Press Release, February 18
Lahore: Commenting on the Peshawar announcement of February 17, regarding the enforcement of the Shariah law in the Malakand Division, the Human Rights Commission of Pakistan (HRCP) has expressed serious concern at the absence of any guarantees against transgression of the constitution and the people’s basic rights. “Both of these – the basic law and the fundamental rights – have apparently been exposed to a grave risk”, the commission has said in the following statement issued here today.
Even after making due allowance for the need for peace and appreciating the problems faced by the Frontier government and the security forces, it is not possible to overlook the threat the Peshawar accord on the enforcement of Shariah in the Malakand Division poses to the constitution and the people’s fundamental rights. HRCP is convinced that the country’s basic law and the rights of the people both have been placed at a grave risk. The plan to enforce what is described as Shariah without any assurance that all the local judges charged with enforcing it will be equal to the task or capable of arriving at a single interpretation of the scriptures could condemn the people, especially women, non-Muslims and smaller Muslim sects, to irremediable excesses.
Since the Malakand Division consists of five districts besides Swat, the population involved is by no means small and there is no guarantee that other territories in the Frontier province and beyond its boundaries will not be affected.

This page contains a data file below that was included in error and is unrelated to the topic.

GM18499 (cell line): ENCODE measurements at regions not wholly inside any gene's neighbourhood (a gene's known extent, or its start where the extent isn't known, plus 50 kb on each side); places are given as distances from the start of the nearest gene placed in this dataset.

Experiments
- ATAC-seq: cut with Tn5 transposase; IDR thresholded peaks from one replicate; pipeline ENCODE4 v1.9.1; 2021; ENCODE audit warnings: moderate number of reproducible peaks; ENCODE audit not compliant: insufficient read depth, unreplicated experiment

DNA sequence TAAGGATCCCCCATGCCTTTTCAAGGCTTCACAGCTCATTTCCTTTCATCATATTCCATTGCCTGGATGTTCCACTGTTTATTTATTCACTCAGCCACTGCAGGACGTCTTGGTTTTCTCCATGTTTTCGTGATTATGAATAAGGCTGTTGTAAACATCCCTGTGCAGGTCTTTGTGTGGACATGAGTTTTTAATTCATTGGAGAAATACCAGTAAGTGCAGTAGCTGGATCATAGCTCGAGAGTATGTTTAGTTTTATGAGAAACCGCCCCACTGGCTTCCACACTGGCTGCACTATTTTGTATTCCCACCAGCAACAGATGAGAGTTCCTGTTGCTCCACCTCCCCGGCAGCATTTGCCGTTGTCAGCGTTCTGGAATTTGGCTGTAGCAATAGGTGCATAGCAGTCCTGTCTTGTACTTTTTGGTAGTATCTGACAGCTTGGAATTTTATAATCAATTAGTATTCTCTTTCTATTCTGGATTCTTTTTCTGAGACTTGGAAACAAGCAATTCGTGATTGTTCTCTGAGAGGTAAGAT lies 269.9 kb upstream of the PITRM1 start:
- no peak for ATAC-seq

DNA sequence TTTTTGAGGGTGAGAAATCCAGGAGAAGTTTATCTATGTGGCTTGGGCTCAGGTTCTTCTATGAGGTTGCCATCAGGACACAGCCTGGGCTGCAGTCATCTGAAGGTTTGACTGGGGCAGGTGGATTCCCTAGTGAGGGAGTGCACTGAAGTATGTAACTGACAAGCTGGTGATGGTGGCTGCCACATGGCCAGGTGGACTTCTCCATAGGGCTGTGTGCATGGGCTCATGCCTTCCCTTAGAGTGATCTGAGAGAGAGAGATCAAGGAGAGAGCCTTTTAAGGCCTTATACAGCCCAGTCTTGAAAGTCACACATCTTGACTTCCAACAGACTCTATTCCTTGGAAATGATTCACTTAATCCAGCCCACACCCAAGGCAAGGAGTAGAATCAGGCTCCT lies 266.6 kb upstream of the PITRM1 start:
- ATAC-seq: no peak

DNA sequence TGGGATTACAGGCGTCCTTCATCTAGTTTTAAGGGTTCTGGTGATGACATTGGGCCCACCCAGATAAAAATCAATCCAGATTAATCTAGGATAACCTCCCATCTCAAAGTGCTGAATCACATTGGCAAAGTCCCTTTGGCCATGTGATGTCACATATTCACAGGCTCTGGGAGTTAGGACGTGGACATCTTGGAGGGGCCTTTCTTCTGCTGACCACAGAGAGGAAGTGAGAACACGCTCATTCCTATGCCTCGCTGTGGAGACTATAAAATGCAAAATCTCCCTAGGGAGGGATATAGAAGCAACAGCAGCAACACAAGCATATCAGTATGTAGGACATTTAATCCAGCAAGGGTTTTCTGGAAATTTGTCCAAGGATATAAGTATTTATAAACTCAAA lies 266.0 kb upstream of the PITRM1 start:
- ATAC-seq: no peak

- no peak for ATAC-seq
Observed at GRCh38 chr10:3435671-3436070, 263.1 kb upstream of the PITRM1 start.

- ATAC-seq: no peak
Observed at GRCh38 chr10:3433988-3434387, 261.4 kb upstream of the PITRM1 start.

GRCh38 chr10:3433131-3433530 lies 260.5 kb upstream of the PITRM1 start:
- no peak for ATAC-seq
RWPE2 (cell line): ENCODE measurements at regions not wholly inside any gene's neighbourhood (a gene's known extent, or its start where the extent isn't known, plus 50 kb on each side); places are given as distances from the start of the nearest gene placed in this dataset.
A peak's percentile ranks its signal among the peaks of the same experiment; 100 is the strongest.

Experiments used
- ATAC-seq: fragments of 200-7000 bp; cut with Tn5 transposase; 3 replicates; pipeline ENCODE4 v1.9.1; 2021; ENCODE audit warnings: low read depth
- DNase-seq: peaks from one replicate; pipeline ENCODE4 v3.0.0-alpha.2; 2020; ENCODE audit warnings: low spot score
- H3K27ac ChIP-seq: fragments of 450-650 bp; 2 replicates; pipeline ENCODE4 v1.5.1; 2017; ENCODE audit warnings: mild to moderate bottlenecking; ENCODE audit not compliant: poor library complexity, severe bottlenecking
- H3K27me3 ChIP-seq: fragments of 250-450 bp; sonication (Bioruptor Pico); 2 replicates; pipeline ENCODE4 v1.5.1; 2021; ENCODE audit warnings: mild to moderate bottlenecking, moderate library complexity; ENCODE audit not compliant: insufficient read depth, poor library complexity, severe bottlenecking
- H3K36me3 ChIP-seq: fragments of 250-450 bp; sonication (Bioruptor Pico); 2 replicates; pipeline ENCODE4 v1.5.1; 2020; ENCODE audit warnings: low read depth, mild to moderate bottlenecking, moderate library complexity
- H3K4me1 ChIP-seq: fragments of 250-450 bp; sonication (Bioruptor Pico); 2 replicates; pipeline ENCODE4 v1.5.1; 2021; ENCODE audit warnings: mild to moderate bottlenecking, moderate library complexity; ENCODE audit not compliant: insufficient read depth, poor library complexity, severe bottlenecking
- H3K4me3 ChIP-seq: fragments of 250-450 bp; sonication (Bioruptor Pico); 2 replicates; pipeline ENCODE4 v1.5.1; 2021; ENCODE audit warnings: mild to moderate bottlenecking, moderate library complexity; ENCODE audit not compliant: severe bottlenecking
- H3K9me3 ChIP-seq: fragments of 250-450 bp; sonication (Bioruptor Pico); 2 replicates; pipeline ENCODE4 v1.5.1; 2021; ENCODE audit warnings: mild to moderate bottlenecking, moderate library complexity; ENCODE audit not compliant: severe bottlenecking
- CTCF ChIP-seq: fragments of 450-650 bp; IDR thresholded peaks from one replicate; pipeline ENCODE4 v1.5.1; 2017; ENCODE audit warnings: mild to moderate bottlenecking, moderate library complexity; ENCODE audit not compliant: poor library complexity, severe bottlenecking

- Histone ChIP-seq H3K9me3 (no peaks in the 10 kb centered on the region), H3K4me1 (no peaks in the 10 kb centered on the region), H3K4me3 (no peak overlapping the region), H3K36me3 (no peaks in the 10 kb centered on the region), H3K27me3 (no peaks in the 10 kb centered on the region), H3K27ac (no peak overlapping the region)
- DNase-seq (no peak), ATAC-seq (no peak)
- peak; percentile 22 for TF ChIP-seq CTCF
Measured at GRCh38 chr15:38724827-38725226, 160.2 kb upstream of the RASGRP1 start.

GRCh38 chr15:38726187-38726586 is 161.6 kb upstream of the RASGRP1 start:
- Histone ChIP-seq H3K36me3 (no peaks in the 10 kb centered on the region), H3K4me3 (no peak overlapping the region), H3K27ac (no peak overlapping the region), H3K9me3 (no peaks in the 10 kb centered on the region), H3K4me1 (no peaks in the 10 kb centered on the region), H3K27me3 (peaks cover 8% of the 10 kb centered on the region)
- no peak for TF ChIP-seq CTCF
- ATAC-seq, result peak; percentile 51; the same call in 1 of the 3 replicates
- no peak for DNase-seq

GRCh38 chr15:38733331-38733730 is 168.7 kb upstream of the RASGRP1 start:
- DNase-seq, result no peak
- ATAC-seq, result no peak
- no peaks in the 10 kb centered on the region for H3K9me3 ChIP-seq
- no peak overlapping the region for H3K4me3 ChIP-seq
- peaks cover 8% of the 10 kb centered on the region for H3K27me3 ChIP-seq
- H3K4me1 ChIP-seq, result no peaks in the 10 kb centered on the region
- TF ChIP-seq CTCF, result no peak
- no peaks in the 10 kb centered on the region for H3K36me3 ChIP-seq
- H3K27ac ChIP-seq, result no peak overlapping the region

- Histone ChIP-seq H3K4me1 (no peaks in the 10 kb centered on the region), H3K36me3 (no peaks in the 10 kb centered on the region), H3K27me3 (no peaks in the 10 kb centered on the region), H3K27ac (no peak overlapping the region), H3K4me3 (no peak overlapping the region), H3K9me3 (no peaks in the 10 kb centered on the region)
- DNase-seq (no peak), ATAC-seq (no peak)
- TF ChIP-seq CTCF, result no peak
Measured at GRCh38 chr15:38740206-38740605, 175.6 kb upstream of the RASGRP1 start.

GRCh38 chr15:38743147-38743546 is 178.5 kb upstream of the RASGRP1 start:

HRCP acknowledges the principle and value of a dialogue but it is essential to be sure of the other party’s bona fides, credibility and capacity to honour its commitments. No dialogue is possible with a party that seeks to impose its fiat at gunpoint.
The ordinary citizens’ desire for speedy and inexpensive justice is understandable but it is the state’s duty to save them from falling for a regime that may save them some time and a few pennies but all this at the cost of justice, particularly in an area where feudal / tribal norms are often equated with divine injunctions.
HRCP shares the grief and anxieties of the people of Swat and other parts of the Malakand division over their losses in life and property and the hardships caused to poor wage-earners and students. It should like to hope that under the proposed arrangement they will not be made to suffer more than what they have already undergone. The nation must find ways of demonstrating better solidarity with them than has so far been evident.
Without doubting at the moment the motives of the Frontier government it seems necessary to point out the huge responsibility to protect democracy, the constitution and fundamental rights it has assumed and that its success or failure will determine the future of not only its own province but the whole of Pakistan.